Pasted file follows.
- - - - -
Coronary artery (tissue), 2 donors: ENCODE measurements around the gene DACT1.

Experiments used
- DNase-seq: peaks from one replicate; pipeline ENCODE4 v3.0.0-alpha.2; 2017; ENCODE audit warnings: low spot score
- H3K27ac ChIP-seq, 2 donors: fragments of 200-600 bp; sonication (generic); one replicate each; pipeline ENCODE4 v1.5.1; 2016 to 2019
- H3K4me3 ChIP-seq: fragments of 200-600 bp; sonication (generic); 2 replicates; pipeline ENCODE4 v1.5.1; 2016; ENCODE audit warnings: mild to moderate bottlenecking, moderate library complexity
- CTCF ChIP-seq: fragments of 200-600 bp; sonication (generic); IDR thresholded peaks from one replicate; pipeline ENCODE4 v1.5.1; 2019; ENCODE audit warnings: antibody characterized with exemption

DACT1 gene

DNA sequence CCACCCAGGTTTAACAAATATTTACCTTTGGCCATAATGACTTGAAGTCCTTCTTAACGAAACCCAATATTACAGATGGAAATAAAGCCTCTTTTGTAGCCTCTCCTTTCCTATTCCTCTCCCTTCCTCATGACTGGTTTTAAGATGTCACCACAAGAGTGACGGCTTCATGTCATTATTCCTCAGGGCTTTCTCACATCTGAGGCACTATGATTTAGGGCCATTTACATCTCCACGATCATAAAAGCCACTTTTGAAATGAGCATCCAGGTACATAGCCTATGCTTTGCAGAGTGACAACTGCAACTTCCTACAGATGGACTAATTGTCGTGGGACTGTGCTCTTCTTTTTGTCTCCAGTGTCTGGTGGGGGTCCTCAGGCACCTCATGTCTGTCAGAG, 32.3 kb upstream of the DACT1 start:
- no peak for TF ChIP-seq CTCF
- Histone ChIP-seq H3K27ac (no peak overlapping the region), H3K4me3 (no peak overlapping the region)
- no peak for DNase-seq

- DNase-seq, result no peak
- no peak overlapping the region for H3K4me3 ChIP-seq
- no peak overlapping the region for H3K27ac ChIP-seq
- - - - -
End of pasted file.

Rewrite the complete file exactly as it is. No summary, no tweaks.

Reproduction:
Coronary artery (tissue), 2 donors: ENCODE measurements around the gene DACT1.

Experiments used
- DNase-seq: peaks from one replicate; pipeline ENCODE4 v3.0.0-alpha.2; 2017; ENCODE audit warnings: low spot score
- H3K27ac ChIP-seq, 2 donors: fragments of 200-600 bp; sonication (generic); one replicate each; pipeline ENCODE4 v1.5.1; 2016 to 2019
- H3K4me3 ChIP-seq: fragments of 200-600 bp; sonication (generic); 2 replicates; pipeline ENCODE4 v1.5.1; 2016; ENCODE audit warnings: mild to moderate bottlenecking, moderate library complexity
- CTCF ChIP-seq: fragments of 200-600 bp; sonication (generic); IDR thresholded peaks from one replicate; pipeline ENCODE4 v1.5.1; 2019; ENCODE audit warnings: antibody characterized with exemption

DACT1 gene

DNA sequence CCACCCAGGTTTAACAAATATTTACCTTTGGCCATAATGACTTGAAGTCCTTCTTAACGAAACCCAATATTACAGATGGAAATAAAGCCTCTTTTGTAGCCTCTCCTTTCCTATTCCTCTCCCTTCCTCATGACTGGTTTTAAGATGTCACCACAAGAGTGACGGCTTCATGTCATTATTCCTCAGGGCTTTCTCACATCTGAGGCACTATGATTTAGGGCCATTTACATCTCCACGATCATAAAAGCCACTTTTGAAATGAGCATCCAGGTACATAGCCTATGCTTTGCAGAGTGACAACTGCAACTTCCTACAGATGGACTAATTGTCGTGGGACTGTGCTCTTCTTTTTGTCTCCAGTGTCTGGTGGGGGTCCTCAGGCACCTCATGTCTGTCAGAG, 32.3 kb upstream of the DACT1 start:
- no peak for TF ChIP-seq CTCF
- Histone ChIP-seq H3K27ac (no peak overlapping the region), H3K4me3 (no peak overlapping the region)
- no peak for DNase-seq

- DNase-seq, result no peak
- no peak overlapping the region for H3K4me3 ChIP-seq
- no peak overlapping the region for H3K27ac ChIP-seq